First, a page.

- Author: Jeannette E. Warnert
Not surprisingly, a story in yesterday's Sacramento Bee about goats that have been genetically modified with human genes is generating comments on the newspaper's Web site.
The story was prompted by a UC Davis news service press release by Pat Bailey.
In short, UC Davis animal scientists James Murray and Elizabeth Maga engineered a small herd of dairy goats to produce high levels of a human antibiotic-like protein in their milk. Pigs fed milk from the transgenic goats had significantly lower levels of E. coli bacteria in their small intestines than those raised on regular goat's milk. The scientists feel the results mean the goat milk could one day be used to protect or cure people of diseases, especially in poor regions of the world.
Comments on the story ranged from outraged to indifferent to funny.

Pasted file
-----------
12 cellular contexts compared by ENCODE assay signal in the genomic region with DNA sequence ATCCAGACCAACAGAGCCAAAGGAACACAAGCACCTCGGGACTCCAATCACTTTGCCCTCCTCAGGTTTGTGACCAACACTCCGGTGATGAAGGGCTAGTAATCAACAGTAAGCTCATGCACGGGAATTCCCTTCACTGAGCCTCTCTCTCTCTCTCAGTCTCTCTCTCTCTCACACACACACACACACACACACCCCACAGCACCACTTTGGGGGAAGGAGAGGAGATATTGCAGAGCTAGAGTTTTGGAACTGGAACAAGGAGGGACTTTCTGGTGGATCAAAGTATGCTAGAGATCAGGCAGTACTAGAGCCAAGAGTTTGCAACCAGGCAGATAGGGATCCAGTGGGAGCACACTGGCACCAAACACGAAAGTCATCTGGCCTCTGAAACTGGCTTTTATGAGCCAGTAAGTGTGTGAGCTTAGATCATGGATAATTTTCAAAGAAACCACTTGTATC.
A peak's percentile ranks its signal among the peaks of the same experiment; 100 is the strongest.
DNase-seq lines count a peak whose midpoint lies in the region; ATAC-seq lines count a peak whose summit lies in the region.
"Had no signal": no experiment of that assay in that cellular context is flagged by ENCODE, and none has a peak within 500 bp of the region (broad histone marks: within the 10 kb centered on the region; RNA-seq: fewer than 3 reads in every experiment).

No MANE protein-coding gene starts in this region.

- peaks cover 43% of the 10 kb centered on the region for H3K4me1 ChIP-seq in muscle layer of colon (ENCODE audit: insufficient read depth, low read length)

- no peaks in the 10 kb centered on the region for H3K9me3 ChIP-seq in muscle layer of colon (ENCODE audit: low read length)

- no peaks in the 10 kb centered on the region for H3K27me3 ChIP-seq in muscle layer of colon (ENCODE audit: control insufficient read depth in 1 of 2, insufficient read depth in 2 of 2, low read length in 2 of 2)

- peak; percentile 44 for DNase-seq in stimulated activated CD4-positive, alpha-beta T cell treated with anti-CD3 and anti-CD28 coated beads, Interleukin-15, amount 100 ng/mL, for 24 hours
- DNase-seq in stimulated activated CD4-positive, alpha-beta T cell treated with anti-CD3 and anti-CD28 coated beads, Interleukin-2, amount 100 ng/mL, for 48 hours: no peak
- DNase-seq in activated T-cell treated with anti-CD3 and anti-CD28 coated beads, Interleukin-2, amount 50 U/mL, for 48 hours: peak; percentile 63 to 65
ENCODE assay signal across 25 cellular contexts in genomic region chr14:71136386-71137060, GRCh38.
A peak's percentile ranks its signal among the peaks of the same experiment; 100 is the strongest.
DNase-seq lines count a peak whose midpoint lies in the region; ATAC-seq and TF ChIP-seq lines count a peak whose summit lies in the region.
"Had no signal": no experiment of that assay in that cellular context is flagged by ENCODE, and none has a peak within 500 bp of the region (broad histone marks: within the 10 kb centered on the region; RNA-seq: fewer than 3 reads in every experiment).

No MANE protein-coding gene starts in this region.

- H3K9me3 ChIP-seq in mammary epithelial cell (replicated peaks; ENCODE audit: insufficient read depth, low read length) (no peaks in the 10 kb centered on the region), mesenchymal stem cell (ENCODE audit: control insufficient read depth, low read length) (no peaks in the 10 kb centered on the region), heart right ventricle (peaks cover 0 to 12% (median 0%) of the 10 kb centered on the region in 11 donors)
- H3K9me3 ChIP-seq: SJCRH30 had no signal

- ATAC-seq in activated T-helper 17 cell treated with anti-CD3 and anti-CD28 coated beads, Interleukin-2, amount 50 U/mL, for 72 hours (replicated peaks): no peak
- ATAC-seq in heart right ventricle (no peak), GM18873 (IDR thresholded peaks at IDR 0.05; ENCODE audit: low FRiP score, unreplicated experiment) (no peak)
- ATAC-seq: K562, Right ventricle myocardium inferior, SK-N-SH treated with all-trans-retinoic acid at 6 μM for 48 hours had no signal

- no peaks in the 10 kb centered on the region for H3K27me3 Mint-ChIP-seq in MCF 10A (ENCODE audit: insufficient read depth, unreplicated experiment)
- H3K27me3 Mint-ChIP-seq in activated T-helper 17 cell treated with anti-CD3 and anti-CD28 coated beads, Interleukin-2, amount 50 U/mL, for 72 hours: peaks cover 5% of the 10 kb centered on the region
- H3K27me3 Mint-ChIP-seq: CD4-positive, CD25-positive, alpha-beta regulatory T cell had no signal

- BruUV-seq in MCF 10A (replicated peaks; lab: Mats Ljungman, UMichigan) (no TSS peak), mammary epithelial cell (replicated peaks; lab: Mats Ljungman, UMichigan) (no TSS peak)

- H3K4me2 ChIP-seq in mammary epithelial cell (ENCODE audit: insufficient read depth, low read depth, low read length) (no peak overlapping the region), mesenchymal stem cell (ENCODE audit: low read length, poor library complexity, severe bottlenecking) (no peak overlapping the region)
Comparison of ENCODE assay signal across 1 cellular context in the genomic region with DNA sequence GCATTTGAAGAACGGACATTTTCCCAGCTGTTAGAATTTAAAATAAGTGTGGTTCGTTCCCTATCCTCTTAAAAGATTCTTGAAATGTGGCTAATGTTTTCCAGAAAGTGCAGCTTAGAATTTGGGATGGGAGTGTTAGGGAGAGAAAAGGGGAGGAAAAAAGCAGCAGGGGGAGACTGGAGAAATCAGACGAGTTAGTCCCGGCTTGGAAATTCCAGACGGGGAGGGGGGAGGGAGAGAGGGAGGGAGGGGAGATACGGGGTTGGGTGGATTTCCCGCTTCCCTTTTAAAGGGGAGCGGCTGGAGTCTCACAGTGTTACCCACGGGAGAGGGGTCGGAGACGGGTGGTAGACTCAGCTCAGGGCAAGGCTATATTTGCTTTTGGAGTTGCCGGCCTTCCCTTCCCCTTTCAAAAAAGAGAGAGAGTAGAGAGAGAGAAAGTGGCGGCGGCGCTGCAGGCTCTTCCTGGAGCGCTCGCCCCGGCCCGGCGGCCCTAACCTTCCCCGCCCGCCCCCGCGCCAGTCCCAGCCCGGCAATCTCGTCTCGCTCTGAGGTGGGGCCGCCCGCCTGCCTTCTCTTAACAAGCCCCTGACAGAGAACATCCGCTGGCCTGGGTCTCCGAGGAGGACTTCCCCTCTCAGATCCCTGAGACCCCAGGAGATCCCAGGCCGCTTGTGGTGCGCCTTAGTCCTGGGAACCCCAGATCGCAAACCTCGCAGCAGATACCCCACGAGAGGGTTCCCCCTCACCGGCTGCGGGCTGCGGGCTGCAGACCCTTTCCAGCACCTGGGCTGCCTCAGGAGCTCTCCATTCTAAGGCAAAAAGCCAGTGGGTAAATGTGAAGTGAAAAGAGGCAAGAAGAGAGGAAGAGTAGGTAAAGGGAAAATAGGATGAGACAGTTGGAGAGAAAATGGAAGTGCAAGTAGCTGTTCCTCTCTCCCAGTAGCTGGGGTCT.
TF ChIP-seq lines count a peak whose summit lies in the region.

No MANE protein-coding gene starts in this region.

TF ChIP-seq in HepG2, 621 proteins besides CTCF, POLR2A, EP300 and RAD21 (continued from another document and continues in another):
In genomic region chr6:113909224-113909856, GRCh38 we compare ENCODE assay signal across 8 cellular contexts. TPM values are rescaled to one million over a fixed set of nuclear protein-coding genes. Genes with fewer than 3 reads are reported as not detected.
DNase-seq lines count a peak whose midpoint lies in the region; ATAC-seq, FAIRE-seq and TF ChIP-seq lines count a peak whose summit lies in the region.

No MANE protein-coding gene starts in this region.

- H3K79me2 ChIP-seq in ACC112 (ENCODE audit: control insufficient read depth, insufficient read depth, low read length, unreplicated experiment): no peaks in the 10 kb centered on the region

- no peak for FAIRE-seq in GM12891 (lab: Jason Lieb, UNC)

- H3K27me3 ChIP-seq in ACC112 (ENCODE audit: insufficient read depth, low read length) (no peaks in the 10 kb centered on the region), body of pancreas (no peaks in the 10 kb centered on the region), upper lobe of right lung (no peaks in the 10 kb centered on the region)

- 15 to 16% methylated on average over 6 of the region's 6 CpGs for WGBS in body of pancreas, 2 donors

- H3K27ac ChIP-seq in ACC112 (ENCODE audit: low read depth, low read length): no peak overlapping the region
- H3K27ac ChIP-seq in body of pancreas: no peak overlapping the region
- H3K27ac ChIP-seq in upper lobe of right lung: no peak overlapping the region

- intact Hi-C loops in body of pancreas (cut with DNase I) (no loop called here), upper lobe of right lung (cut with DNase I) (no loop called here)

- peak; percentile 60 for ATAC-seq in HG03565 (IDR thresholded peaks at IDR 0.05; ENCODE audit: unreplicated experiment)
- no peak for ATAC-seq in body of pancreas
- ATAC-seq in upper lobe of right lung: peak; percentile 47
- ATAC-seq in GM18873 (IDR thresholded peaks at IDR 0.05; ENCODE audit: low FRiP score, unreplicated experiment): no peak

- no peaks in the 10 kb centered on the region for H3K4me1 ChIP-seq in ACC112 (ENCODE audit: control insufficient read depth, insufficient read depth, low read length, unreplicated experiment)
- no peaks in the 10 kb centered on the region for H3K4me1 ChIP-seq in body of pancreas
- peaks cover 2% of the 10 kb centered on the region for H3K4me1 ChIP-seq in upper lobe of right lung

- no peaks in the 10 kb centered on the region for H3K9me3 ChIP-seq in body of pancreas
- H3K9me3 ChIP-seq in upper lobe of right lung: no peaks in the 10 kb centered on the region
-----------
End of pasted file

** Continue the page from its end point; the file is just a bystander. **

"Completely disturbing... on so many levels," said one.
"What's disturbing is the irrational fear," wrote another.
"It might be disturbing, but it sure explains a lot about my mother in law," commented a writer.
Those interested in learning the ins and outs of dairy goat production may wish to attend a workshop May 15 in Merced. UC Cooperative Extension farm advisor Deborah Giraud says the market for goat milk is growing due to increasing popularity of specialty goat milk cheese and yogurt. For all the details and registration information, click here.